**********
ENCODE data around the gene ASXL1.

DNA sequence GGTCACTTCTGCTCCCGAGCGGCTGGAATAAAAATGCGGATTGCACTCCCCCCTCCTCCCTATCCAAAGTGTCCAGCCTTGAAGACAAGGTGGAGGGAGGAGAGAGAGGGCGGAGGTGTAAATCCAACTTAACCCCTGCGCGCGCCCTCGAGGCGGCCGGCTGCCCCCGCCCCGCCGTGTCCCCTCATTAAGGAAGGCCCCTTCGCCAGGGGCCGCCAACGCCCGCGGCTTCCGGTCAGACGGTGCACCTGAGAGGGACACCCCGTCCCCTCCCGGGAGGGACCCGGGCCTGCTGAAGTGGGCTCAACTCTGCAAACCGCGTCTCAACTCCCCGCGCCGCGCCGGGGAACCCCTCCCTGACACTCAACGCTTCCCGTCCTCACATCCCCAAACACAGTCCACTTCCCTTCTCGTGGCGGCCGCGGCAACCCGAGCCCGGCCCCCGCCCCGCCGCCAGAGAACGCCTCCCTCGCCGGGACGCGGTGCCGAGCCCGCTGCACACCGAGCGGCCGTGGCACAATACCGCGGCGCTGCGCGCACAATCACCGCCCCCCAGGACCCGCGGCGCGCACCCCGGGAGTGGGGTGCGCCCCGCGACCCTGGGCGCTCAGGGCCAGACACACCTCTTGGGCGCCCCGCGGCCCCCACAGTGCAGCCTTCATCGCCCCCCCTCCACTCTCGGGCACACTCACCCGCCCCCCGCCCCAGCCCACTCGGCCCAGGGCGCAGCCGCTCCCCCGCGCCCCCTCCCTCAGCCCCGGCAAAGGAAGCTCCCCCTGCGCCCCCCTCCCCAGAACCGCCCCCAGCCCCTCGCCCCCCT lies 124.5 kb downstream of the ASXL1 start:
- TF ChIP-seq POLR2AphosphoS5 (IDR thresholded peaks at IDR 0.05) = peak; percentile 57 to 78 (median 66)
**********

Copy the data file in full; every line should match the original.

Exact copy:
ENCODE data around the gene ASXL1.

DNA sequence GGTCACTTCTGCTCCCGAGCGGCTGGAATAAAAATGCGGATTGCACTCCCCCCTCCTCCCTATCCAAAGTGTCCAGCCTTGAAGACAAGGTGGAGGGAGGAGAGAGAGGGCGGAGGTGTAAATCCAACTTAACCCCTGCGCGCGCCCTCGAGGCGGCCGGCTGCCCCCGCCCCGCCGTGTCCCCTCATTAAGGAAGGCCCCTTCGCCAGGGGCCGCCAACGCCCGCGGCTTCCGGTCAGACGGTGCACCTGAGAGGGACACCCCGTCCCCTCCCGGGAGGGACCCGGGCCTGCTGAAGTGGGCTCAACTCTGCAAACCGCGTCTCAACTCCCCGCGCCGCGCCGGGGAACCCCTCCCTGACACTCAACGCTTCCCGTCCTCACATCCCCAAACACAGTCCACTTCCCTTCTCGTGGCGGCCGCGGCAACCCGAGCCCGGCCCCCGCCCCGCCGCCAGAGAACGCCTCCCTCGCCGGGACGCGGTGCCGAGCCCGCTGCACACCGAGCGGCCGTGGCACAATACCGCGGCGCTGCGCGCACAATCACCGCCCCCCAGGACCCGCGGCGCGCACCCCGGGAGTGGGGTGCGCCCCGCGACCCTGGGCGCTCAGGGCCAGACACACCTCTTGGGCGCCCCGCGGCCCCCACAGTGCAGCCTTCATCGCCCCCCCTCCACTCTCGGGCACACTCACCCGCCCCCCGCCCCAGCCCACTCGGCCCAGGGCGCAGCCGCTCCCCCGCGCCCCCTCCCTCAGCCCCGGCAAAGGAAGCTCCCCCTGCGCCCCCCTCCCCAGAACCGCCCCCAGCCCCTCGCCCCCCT lies 124.5 kb downstream of the ASXL1 start:
- TF ChIP-seq POLR2AphosphoS5 (IDR thresholded peaks at IDR 0.05) = peak; percentile 57 to 78 (median 66)